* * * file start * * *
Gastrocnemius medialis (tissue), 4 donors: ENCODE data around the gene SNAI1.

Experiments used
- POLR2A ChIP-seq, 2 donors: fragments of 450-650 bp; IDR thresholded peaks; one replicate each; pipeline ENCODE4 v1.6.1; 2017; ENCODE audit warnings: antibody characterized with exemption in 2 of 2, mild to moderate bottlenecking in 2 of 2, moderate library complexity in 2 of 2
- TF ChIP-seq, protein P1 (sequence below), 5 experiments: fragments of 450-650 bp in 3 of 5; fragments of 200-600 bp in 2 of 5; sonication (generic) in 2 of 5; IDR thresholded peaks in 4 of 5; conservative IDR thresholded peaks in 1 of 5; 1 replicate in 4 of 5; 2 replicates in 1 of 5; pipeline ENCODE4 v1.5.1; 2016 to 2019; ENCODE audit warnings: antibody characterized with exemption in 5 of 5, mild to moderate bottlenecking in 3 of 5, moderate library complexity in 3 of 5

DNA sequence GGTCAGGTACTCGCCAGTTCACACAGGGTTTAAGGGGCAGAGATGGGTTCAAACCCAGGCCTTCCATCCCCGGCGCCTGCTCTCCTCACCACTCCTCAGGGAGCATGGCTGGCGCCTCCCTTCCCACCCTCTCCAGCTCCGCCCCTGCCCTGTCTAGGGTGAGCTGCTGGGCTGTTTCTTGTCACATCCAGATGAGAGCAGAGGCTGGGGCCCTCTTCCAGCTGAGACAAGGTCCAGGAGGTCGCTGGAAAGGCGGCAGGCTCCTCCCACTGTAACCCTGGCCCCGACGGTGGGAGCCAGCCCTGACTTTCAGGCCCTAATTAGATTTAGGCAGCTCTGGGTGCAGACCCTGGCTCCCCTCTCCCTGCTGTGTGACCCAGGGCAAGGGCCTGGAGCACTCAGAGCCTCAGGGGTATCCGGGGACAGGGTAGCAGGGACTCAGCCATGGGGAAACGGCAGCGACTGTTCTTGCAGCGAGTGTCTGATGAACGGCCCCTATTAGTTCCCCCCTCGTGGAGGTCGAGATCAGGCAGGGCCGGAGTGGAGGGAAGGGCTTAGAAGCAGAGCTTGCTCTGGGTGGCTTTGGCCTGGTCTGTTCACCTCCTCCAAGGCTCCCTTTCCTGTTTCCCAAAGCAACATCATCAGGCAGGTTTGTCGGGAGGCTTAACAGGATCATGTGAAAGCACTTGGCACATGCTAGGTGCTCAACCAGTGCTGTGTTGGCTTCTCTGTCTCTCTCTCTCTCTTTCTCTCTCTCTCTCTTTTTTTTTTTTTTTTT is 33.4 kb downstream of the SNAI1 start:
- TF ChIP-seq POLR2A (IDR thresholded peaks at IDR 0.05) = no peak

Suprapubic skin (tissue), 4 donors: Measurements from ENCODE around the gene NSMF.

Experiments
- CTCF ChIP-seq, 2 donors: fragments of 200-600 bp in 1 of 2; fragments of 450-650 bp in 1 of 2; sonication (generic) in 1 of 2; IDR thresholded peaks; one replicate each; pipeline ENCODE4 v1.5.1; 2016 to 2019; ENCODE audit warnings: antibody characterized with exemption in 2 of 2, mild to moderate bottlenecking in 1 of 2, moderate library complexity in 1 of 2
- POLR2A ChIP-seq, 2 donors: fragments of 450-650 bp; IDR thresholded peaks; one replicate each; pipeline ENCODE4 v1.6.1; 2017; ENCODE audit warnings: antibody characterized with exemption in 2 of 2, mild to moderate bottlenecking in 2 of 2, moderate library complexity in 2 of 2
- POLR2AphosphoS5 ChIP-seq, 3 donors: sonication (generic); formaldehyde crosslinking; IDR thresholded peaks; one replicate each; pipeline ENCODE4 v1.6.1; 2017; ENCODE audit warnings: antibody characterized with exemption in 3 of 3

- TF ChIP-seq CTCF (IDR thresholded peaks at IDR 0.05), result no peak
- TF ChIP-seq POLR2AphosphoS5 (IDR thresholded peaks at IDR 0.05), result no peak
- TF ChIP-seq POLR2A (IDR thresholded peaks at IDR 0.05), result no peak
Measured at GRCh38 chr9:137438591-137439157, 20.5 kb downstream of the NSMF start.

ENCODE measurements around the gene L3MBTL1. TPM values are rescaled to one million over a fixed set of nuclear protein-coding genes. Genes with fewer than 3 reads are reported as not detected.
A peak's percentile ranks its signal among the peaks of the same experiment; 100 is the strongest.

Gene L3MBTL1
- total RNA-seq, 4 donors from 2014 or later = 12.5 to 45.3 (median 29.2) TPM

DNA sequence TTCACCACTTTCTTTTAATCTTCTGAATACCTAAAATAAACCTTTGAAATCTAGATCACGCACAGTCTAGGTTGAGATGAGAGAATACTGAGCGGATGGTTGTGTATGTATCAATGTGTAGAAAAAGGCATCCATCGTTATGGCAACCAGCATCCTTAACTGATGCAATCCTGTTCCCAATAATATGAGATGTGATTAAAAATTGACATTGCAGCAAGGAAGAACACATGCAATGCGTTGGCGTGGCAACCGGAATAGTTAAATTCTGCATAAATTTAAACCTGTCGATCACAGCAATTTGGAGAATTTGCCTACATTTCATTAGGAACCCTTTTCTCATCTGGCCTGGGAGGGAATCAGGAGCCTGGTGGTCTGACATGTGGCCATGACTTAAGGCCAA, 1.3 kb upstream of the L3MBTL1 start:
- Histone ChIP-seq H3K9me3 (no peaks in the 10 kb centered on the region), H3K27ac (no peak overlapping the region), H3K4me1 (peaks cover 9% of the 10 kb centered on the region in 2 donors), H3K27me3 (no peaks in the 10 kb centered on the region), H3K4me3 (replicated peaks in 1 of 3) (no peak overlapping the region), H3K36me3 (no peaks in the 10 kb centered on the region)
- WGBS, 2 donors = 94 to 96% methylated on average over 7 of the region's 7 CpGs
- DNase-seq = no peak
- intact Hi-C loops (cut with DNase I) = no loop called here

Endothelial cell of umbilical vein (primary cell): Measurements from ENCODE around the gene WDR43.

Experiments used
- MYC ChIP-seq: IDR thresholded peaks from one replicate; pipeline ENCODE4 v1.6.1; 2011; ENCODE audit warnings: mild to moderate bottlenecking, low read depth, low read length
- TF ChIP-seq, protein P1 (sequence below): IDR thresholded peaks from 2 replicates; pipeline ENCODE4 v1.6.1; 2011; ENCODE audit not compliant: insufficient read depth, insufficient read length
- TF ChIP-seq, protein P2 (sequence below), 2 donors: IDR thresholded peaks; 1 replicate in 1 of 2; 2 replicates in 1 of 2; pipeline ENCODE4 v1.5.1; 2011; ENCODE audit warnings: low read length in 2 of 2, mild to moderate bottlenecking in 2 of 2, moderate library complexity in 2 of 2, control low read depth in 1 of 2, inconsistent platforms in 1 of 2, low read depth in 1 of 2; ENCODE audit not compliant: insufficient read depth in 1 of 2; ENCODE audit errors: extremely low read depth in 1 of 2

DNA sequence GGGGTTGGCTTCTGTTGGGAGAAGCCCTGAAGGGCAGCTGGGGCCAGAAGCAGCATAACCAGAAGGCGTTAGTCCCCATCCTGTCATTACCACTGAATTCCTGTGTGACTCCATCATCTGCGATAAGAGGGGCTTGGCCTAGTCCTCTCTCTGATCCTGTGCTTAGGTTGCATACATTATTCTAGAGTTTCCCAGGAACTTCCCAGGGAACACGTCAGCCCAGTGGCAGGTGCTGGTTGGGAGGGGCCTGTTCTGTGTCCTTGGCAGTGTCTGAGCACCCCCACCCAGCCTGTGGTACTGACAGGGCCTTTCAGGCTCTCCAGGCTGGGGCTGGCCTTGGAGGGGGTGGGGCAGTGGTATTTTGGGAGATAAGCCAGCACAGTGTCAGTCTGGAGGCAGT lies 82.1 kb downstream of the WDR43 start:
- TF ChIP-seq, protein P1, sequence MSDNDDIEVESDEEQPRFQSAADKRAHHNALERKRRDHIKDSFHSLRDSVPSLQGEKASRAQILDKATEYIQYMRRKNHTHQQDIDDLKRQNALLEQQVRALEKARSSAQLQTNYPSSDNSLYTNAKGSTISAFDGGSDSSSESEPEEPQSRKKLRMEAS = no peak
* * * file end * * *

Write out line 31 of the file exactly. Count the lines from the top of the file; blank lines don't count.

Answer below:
- TF ChIP-seq, protein P1, sequence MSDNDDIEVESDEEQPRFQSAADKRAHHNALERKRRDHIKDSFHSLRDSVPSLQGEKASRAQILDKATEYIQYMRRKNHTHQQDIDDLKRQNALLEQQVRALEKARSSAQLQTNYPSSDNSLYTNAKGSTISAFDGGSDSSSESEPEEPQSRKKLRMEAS = no peak